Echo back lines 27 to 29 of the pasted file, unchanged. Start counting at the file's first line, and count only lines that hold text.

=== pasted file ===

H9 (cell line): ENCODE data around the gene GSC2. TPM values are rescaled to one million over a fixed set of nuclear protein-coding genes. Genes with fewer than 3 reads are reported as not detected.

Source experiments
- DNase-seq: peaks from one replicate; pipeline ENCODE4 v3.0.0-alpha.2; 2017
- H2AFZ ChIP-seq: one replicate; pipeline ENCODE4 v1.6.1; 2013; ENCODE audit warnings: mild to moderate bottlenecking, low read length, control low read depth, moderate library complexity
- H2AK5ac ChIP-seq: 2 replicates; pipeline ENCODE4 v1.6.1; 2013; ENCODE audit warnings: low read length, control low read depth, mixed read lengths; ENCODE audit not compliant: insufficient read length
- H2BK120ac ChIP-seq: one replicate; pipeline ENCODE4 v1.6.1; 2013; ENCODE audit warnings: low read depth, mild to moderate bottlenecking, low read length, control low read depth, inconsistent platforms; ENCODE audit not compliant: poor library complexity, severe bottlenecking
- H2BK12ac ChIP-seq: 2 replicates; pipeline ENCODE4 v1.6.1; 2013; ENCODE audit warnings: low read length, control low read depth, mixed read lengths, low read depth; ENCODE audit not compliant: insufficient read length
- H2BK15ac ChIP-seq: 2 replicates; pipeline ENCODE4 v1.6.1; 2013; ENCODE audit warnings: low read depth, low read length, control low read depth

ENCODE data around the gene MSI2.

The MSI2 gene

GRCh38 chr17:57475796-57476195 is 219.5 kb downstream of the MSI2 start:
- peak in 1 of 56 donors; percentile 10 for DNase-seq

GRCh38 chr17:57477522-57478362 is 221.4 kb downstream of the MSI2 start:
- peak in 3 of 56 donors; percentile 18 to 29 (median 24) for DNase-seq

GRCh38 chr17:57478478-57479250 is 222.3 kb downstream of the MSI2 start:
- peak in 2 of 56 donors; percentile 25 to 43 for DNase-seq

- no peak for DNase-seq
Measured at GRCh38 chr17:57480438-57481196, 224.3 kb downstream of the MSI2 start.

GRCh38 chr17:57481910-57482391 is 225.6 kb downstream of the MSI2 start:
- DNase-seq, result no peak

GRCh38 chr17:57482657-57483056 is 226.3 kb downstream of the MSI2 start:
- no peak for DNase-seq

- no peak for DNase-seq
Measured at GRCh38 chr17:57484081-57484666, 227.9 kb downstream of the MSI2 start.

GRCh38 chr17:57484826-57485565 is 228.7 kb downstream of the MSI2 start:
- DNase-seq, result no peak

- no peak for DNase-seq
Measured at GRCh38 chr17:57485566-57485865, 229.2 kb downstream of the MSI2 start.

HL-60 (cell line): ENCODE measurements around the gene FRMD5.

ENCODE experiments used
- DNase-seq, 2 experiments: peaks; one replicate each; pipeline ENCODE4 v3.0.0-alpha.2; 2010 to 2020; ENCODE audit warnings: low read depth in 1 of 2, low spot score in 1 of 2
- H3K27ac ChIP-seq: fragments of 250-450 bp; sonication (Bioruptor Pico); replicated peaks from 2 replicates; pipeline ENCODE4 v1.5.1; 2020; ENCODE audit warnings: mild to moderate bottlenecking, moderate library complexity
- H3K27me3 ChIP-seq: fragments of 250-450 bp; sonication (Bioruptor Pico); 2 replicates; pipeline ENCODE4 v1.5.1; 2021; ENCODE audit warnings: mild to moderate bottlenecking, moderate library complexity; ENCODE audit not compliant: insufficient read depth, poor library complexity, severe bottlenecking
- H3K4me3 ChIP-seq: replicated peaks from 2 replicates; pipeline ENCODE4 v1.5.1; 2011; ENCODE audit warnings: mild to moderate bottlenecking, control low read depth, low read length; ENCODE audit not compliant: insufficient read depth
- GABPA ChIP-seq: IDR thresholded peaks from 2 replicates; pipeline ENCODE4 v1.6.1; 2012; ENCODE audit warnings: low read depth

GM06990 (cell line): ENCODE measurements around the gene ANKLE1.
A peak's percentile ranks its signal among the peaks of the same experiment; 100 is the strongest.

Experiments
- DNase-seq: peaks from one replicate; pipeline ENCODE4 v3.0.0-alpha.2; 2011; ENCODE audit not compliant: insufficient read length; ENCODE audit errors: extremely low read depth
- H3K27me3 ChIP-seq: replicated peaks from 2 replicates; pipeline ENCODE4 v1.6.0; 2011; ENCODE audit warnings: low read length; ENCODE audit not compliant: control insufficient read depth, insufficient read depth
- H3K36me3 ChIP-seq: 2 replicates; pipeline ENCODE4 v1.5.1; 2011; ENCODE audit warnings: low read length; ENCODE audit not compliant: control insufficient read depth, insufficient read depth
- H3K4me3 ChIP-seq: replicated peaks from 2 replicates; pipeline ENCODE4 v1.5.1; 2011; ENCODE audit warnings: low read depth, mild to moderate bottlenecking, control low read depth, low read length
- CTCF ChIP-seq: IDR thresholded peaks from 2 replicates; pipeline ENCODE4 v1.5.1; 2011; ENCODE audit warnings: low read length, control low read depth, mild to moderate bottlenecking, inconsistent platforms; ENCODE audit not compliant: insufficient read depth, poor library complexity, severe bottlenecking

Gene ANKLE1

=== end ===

- no peak for DNase-seq
Measured at GRCh38 chr17:57485566-57485865, 229.2 kb downstream of the MSI2 start.

HL-60 (cell line): ENCODE measurements around the gene FRMD5.